Preeclampsia: Mediterranean diet lowers risk

Pregnant women who eat a Mediterranean diet have up to a 20% lower risk of preeclampsia. This is the result of a recent study.

It has long been known that eating a diet high in vegetables, fruit, legumes, nuts, olive oil, whole grains and fish reduces the risk of heart disease in adults. But pregnant women also benefit: According to a recent study, a Mediterranean diet during pregnancy is associated with a lower risk of preeclampsia. The results are now in the Journal of American Heart Association published.

identify risk factors

Characterized by severe hypertension and liver or kidney damage, preeclampsia is a leading cause of complications and death for the mother and her unborn child. Preeclampsia also more than doubles a woman’s risk of heart diseases such as high blood pressure, heart attack, stroke or heart failure later in life. Women with preeclampsia are at higher risk of having preterm or low birth weight babies; Children born to mothers with preeclampsia are also at higher risk of high blood pressure and heart disease.

“Given these health risks for mothers and their children, it is important to identify modifiable factors to prevent the development of preeclampsia, particularly in black women who are at highest risk for this serious pregnancy complication,” said Anum S. Minhas, senior cardiologist and MD in Cardiology, Obstetrics and Advanced Imaging at Johns Hopkins University.

Mediterranean diet: Preeclampsia risk decreases

The study included data from more than 8,500 women enrolled in the Boston birth cohort between 1998 and 2016. The mean age of the participants was 25 years old and they were recruited from Boston Medical Center, which serves a predominantly urban, low-income, racially and ethnically underrepresented population.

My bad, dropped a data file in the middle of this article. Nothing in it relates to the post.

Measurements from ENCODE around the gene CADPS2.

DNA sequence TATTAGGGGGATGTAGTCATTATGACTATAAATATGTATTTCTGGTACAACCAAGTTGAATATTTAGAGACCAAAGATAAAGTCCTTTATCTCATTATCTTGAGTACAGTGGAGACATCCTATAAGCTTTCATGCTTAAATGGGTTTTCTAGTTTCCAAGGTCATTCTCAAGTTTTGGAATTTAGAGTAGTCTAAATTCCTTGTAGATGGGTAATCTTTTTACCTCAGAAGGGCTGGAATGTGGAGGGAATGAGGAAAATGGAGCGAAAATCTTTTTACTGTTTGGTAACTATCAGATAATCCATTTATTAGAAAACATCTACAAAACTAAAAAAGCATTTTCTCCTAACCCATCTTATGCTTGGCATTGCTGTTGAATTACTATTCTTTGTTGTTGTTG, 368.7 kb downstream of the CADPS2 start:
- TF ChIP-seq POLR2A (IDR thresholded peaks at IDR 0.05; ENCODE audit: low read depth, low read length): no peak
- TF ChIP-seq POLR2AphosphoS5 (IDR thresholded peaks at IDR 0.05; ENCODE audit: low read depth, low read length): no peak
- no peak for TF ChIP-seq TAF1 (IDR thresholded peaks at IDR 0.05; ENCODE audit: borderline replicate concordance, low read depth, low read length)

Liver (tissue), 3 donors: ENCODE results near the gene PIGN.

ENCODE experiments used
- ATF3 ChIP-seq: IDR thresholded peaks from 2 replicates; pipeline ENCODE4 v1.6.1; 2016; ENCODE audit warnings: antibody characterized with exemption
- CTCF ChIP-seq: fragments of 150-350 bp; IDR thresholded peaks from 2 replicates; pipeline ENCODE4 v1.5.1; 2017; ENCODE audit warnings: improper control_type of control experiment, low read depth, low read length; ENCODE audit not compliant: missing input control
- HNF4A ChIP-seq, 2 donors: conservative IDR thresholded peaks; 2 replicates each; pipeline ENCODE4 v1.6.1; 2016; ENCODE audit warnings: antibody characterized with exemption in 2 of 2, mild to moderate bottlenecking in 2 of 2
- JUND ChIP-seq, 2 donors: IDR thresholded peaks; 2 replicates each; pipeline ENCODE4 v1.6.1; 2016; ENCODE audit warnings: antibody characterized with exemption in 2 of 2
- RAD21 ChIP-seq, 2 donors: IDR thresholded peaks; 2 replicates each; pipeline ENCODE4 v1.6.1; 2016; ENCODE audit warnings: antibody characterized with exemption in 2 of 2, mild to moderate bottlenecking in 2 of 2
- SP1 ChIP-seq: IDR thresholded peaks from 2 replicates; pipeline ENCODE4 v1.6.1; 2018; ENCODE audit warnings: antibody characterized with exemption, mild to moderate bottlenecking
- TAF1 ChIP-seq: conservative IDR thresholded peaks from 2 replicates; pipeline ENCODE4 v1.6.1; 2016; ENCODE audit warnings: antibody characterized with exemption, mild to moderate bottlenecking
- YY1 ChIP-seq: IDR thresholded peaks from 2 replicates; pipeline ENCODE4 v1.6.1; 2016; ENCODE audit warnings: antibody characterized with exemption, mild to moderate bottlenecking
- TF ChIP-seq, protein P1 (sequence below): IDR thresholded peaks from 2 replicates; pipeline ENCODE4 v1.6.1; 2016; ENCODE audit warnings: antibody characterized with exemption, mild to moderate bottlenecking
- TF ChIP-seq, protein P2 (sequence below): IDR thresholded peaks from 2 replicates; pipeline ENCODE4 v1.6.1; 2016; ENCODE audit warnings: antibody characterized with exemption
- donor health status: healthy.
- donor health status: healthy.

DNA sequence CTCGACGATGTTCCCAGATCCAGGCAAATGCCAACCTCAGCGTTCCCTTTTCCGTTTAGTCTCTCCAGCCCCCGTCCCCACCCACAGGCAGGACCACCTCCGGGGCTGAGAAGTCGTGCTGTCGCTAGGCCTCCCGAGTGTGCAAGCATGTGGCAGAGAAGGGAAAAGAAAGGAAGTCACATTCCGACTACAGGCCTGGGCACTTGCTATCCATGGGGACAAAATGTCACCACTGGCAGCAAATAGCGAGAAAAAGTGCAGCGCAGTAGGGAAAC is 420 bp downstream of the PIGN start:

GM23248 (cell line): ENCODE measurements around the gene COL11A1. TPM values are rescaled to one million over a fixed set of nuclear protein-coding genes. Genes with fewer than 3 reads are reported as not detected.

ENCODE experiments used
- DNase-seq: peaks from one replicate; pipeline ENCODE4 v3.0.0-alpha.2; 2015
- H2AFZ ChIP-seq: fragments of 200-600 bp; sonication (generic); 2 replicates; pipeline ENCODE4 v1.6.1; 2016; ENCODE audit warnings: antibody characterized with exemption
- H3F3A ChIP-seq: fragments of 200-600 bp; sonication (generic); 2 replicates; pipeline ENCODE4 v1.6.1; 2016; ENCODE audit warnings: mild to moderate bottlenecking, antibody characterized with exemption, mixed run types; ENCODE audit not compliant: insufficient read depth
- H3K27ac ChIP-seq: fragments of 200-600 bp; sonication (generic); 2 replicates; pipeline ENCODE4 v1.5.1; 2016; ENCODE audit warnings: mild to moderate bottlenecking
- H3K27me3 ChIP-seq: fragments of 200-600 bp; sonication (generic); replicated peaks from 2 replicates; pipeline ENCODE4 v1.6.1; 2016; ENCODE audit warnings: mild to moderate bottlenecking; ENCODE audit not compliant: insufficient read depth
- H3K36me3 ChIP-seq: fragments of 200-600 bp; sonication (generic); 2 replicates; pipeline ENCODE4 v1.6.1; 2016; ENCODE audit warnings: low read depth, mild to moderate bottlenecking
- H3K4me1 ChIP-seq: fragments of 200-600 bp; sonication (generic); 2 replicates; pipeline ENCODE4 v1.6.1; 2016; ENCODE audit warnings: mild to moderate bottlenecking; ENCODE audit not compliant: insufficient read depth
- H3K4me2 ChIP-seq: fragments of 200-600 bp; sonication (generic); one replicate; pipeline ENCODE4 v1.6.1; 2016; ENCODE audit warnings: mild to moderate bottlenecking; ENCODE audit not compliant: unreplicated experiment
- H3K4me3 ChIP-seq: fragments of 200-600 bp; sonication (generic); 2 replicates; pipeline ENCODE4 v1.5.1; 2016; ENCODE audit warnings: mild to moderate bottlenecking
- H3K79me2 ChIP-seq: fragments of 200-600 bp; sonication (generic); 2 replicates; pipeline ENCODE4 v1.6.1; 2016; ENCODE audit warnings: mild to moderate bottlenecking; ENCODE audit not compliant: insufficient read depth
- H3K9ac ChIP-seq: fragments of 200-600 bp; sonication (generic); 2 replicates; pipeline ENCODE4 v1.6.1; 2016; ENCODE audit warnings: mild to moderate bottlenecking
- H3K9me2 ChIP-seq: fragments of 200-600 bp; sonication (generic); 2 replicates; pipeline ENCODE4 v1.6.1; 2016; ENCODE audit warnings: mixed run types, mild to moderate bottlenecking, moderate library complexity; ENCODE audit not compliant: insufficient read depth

Almost half of the participants were Black women (47%), about a quarter were Hispanic women (28%), and the remainder were white women or of some other ethnicity, based on self-reported questionnaires submitted after childbirth. The researchers created an assessment of the Mediterranean diet based on the participants’ responses to feeding frequency interviews and questionnaires completed within three days of delivery.

The analysis revealed:

  • 10% of the study participants developed preeclampsia.
  • Women who had some form of diabetes before pregnancy and were obese before pregnancy were twice as likely to develop preeclampsia as women without these conditions.
  • The risk of preeclampsia was more than 20% lower in women who ate a Mediterranean diet during pregnancy.
  • Black women, who had the lowest scores on the Mediterranean diet, had the highest risk (78%) of preeclampsia compared to all other non-black women who followed the Mediterranean diet more closely.

“Few interventions with significant benefit”

“We were surprised that women who ate a more Mediterranean diet had a significantly lower risk of developing preeclampsia, with black women having the greatest risk reduction,” Minhas said. “This is notable because there are very few interventions during pregnancy that provide appreciable benefits, and medical treatments during pregnancy must be approached with caution to ensure that the benefits outweigh the potential risks to the mother and unborn child.” predominates”.

Minhas added: “Women should be encouraged to lead healthy lifestyles at all stages of life, including a nutritious diet and regular exercise. Regular consumption of healthy foods, including vegetables, fruits and legumes, is especially important for women during pregnancy. Your health during pregnancy impacts your future cardiovascular health and also the health of your baby.”

The limitations of the study are related to the food frequency surveys: they were administered once after pregnancy and were based on self-reports of what foods were eaten and how often.

This article is based on a press release the American Heart Association. You can find the original publication here and in the text.

Image source: Maksim Shutov, unsplash